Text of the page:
Number 1: Choose a cruise that lasts at least 5 nights.
For me, 5 nights is pretty much the bare minimum. Since I live in Tennessee and my closest cruise port is about an 8-hour drive, anything less than 5 days seems a waste of my precious vacation days. Now, if I lived closer—like say, Fort Lauderdale would be ALL ABOUT the weekend getaway. But since cruising requires some creative planning on my part (until my bosses realize that cruising is an essential part of my job description), anything less than 5 nights just doesn’t cut it. I break it down like this: anything less than a 5 night and it seems like there’s just not enough time. Not enough time in the casino to get points, not enough days in port…it just seems a bit rushed to me. With a 5-night cruise, you actually have time to get to know your boat and your casino host, and still find some time to relax.
Number 2: Once you have “splurged” on an ocean view, it’s almost impossible to go back to an interior.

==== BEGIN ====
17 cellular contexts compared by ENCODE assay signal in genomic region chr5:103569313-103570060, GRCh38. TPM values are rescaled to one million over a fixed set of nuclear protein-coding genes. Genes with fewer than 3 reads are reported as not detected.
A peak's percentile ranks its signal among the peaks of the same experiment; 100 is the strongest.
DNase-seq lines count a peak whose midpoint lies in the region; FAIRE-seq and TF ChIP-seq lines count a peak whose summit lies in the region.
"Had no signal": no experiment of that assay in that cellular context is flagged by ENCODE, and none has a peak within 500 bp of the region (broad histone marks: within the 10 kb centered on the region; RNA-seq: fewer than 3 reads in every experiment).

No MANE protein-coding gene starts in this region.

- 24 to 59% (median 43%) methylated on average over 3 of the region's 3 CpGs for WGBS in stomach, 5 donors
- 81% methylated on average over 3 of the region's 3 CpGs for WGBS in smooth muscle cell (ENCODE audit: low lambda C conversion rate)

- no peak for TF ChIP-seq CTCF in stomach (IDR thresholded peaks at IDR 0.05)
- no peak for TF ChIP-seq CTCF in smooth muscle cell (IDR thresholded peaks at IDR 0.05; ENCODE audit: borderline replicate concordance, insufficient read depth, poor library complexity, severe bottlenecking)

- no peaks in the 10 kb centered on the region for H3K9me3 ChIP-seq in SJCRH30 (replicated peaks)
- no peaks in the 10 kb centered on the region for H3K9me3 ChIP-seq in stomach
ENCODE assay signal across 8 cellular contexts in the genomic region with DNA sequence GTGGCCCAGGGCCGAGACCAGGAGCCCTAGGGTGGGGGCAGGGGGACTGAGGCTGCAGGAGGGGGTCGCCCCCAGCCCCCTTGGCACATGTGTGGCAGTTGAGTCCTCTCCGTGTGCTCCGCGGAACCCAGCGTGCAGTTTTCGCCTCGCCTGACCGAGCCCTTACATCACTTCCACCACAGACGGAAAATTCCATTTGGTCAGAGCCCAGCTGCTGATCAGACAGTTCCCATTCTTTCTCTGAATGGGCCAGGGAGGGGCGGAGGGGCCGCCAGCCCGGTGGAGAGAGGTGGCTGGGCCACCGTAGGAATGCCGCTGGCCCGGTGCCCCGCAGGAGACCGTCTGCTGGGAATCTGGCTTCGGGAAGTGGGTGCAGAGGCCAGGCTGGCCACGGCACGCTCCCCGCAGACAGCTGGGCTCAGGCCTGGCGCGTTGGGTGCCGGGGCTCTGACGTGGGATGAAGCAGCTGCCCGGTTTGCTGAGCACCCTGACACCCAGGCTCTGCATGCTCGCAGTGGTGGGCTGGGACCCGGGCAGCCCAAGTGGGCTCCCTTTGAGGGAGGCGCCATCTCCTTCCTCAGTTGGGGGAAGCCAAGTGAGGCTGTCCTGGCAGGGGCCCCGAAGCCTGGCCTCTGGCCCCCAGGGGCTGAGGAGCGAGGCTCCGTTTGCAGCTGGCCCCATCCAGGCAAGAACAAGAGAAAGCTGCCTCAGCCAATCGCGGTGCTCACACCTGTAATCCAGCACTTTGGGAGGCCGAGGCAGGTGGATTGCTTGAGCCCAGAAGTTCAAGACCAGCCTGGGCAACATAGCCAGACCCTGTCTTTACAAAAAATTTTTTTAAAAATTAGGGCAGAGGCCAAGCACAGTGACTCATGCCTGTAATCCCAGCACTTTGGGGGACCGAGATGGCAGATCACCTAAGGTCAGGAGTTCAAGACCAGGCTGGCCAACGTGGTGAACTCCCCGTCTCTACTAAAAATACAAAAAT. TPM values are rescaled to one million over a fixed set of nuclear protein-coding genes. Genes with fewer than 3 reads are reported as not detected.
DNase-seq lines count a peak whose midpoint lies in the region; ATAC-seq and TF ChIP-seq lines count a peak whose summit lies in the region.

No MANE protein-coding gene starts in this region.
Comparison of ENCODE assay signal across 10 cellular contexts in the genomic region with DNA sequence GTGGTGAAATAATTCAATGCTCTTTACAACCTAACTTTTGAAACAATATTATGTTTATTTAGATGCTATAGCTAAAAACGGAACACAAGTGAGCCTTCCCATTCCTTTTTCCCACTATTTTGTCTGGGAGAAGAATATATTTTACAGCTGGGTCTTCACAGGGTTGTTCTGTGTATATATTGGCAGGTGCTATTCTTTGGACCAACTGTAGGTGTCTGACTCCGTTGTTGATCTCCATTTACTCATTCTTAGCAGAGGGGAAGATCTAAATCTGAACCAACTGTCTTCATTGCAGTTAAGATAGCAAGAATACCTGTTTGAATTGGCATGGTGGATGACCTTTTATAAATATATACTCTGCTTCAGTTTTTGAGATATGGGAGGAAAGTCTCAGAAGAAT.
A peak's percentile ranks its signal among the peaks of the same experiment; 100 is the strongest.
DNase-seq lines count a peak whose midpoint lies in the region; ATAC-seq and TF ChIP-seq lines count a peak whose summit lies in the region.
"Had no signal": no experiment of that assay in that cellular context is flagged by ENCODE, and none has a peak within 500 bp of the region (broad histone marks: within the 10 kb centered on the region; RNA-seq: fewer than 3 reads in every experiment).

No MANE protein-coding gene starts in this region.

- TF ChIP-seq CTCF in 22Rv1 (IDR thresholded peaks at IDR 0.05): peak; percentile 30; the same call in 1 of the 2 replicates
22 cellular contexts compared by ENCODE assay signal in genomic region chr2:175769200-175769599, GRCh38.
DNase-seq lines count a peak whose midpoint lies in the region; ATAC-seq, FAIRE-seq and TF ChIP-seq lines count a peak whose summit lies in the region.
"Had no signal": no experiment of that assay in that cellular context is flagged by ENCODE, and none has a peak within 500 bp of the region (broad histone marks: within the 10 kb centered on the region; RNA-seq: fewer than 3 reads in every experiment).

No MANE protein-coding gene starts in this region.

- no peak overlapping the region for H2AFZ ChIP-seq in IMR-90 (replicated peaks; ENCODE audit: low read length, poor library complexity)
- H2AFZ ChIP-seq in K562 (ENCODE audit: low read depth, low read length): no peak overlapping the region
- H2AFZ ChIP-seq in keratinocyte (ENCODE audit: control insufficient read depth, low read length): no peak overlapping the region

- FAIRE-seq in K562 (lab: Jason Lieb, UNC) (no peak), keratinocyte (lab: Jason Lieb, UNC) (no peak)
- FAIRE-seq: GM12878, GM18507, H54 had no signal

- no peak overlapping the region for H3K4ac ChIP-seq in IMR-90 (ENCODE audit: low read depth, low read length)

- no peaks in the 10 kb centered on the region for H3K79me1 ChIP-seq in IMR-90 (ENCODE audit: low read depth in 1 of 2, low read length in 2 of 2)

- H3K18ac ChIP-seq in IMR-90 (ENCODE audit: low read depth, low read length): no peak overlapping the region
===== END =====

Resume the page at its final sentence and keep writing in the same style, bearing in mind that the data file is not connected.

Now, to save money, my trick is to book a porthole cabin. These cabins have a small window, and are usually classified as interiors—so you get the best of both worlds—the window and the cheaper cabin price. I find these cabins to be great when I am going with friends and plan to spend most of my days and nights in the casino.
Number 3: Get to know your casino host.
I know that this seems like a no-brainer, but really, I never did this until about 2 years ago. Now I make it a point on my first night to go and greet the host or hostess. I want them to know that I am going to be in their casino and that I appreciate them. I have never asked my casino host for comps (nothing wrong with that, by the way). What I have found is that by introducing myself and letting them know that I have booked through URComped, that I am treated even more special than I might have been. The host can put a face to the name on their spreadsheet.